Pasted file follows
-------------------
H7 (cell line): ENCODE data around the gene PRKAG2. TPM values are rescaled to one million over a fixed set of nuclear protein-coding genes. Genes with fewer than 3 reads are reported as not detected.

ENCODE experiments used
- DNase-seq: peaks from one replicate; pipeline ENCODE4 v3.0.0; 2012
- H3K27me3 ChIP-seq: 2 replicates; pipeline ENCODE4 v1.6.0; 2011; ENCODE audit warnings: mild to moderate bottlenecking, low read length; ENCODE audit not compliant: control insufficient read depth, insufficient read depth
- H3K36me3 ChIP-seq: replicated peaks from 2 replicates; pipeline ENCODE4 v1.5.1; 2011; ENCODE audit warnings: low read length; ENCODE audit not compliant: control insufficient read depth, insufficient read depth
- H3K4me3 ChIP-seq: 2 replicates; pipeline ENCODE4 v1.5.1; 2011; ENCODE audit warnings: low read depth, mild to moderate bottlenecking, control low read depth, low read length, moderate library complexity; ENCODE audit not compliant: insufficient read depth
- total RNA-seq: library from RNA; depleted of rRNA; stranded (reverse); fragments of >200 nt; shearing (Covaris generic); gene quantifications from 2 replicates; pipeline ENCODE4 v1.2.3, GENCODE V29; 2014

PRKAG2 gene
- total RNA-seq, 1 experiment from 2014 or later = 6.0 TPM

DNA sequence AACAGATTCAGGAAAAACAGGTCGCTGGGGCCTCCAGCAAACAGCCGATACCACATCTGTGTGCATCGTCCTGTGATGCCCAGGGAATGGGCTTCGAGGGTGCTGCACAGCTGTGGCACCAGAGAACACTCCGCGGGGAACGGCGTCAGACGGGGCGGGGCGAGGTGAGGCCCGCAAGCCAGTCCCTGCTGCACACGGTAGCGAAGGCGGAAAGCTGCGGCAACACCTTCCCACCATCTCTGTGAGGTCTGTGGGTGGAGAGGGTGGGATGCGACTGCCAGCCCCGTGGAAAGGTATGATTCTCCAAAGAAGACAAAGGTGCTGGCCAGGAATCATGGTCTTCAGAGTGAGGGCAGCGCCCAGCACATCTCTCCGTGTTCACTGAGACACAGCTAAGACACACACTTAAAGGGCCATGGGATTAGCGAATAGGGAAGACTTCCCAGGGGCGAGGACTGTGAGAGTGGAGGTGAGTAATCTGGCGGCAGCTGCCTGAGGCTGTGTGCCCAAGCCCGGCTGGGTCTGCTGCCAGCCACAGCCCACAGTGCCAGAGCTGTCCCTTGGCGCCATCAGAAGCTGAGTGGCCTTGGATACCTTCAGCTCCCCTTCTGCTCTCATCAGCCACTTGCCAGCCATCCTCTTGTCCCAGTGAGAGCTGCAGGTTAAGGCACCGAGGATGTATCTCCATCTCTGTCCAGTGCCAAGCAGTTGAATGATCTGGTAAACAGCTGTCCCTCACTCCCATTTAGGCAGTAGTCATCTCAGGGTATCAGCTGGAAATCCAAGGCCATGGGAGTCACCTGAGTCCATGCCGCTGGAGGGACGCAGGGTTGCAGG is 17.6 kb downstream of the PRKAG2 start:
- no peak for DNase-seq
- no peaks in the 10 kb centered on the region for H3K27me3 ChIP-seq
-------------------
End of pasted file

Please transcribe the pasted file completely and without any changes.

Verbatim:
H7 (cell line): ENCODE data around the gene PRKAG2. TPM values are rescaled to one million over a fixed set of nuclear protein-coding genes. Genes with fewer than 3 reads are reported as not detected.

ENCODE experiments used
- DNase-seq: peaks from one replicate; pipeline ENCODE4 v3.0.0; 2012
- H3K27me3 ChIP-seq: 2 replicates; pipeline ENCODE4 v1.6.0; 2011; ENCODE audit warnings: mild to moderate bottlenecking, low read length; ENCODE audit not compliant: control insufficient read depth, insufficient read depth
- H3K36me3 ChIP-seq: replicated peaks from 2 replicates; pipeline ENCODE4 v1.5.1; 2011; ENCODE audit warnings: low read length; ENCODE audit not compliant: control insufficient read depth, insufficient read depth
- H3K4me3 ChIP-seq: 2 replicates; pipeline ENCODE4 v1.5.1; 2011; ENCODE audit warnings: low read depth, mild to moderate bottlenecking, control low read depth, low read length, moderate library complexity; ENCODE audit not compliant: insufficient read depth
- total RNA-seq: library from RNA; depleted of rRNA; stranded (reverse); fragments of >200 nt; shearing (Covaris generic); gene quantifications from 2 replicates; pipeline ENCODE4 v1.2.3, GENCODE V29; 2014

PRKAG2 gene
- total RNA-seq, 1 experiment from 2014 or later = 6.0 TPM

DNA sequence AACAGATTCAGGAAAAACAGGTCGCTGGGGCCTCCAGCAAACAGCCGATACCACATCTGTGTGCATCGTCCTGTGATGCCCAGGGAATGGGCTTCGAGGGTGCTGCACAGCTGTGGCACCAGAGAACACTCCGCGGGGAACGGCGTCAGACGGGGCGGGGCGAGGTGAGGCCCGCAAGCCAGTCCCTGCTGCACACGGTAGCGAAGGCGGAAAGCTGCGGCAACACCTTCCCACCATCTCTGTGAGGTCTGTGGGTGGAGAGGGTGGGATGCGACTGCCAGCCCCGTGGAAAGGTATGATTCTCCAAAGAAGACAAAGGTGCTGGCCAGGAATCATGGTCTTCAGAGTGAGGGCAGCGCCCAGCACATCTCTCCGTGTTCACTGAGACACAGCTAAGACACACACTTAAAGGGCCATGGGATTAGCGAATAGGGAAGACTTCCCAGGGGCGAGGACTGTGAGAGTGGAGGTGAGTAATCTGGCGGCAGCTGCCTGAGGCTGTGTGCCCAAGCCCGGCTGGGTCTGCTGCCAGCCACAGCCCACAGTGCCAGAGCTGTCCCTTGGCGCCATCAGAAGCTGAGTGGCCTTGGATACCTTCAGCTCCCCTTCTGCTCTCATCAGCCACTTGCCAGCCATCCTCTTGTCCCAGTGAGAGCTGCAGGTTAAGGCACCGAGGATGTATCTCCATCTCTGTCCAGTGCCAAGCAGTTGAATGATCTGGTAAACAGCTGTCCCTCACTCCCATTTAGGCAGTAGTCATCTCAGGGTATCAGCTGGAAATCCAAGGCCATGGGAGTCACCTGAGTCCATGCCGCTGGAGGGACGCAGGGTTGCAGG is 17.6 kb downstream of the PRKAG2 start:
- no peak for DNase-seq
- no peaks in the 10 kb centered on the region for H3K27me3 ChIP-seq